Integrated oil companies may be better equipped than their smaller competitors to meet the rising cost of compliance with Germany’s greenhouse gas (GHG) emission reduction targets for road fuels.
Some quirks of Europe’s largest oil products market, Germany, are handing the majors a unique advantage there next year, including knowledge not accessible to other market participants. This is likely to help accelerate the consolidation of the inland road fuel market as many companies struggle to deal with a 50pc hike in Germany’s greenhouse gas (GHG) reduction mandate next year.
I have not found a single participant in the inland market who thinks it will be possible for Germany to meet its 2020 GHG savings mandate — except for majors. They are more relaxed, and they have reason to be.
Road fuel suppliers have to blend biofuels into their diesel or gasoline to meet GHG emissions reduction quotas, or buy certificates from someone who has over-blended. The market price of German GHG quota certificates for next year has been inching up towards the penalty of €470/t CO2, showing that the market expects compliance costs to rise so high that they might as well pay the penalty instead. These cost are, of course, passed down the trading chain to the consumer and will affect fuel prices at the pump.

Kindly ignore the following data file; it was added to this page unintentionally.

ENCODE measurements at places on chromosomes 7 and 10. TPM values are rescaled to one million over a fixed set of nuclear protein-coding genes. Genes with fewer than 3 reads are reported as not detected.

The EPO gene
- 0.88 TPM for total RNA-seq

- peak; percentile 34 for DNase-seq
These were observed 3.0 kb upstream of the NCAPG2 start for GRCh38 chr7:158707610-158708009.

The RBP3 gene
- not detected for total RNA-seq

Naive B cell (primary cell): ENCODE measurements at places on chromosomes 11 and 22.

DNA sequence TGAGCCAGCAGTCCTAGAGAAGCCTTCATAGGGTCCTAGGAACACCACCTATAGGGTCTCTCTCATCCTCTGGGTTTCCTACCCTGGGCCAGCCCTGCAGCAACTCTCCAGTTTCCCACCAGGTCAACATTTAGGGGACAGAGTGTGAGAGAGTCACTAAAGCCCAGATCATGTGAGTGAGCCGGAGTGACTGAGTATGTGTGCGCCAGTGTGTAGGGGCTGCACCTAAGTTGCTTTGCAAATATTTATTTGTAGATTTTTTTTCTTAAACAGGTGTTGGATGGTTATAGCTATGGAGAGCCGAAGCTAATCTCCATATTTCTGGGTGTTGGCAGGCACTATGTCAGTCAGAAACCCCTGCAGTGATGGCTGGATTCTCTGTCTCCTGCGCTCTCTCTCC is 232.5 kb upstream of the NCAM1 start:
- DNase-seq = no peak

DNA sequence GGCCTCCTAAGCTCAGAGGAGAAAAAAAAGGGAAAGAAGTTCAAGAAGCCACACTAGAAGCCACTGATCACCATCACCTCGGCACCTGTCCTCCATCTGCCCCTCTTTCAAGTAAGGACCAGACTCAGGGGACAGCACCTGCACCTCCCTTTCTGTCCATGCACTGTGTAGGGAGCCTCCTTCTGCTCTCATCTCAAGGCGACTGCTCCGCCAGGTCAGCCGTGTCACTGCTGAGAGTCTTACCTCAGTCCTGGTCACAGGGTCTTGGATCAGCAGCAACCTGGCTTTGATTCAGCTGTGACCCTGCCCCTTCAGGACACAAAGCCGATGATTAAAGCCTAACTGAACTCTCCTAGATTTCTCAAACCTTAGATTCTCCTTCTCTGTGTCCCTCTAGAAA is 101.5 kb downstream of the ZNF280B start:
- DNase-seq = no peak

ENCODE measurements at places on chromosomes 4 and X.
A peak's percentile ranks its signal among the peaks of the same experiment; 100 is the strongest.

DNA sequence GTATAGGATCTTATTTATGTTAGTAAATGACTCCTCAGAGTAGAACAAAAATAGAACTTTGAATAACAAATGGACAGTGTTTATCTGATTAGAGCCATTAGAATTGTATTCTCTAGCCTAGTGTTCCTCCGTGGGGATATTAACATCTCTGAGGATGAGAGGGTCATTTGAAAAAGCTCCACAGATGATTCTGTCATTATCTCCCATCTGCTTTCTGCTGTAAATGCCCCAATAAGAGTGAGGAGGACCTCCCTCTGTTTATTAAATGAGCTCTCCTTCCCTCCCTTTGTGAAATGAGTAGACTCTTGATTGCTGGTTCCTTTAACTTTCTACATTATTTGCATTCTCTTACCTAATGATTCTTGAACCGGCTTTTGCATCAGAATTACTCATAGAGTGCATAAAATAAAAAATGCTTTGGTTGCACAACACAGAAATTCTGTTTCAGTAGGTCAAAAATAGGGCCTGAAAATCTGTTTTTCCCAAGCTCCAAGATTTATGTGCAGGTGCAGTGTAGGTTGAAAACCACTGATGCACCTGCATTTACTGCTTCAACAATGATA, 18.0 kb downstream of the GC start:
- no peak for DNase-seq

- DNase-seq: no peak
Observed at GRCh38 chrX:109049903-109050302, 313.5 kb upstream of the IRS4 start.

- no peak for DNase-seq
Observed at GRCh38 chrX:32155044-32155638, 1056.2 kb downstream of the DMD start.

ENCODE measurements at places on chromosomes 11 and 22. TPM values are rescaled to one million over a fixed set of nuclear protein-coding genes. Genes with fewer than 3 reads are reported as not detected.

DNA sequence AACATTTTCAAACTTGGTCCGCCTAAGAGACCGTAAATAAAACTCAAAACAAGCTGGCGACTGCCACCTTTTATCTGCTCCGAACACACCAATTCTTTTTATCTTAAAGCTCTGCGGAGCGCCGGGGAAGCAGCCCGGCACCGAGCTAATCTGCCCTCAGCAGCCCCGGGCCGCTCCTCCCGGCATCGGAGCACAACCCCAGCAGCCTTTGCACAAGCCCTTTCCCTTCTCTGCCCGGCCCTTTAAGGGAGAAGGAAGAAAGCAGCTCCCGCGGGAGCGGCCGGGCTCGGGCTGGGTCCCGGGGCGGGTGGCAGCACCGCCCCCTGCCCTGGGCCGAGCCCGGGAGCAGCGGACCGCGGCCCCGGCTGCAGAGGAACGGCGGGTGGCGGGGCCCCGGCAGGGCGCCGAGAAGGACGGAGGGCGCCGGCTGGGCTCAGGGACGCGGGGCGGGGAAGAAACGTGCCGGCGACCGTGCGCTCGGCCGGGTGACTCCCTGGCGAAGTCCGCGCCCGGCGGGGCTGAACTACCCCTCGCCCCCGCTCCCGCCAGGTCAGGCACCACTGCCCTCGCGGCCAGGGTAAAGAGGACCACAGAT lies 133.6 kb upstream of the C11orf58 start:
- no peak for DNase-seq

Now imagine that you have access to an additional source of quota credits to meet compliance that others have not. One that can cover up to 60pc of your extra requirement next year — when the targeted GHG saving rises to 6pc from this year’s 4pc. This is the wonderful position that majors find themselves in. Any road fuel supplier can in theory use so-called upstream emissions reductions (UERs) but only companies that happen to have upstream operations can produce these.
The German Federal Environment Office is keeping secret how many UER approval applications it may have received, or any details about them. But whoever made an application knows. So perhaps there is someone out there who knows that they will bring into the market a large number of UERs. If that’s the case, they can keep their road fuel prices lower and gain market share, while around them fuel sellers are hiking their prices to prepare for the non-compliance penalty.
The other quirk is Germany’s idiosyncratic dislike of E10. The 10pc ethanol content in this type of gasoline helps reduce GHG emissions, but E5 retains more than 85pc of the inland gasoline market share. Increasing the E10 share could be crucial in allowing suppliers to meet their tough GHG mandates next year.
But here is the problem — drivers will only fill up with E10 if it’s cheaper than E5, while the E10 blendstocks are more expensive. To square this circle, E10 is being traded and sold at a discount, and the loss is recouped by pushing up the E5 price. Widening the E10 discount to increase its market share would make it easier for many suppliers to comply with their GHG mandates. But only the largest companies have the resources to take such an initiative and not instantly lose out to competitors. Many market participants are waiting to see if this will happen. While they wait, they have to take a punt on whether they will be able to comply, or whether to start charging their customers the penalty fee — risking losing market share.
Those large enough to be able to increase Germany’s E10 usage have perhaps already made up their minds. But they are not saying. German cartel law, by the way, discourages transparency of this kind of information. For the largest suppliers of road fuel, this is coming in rather handy.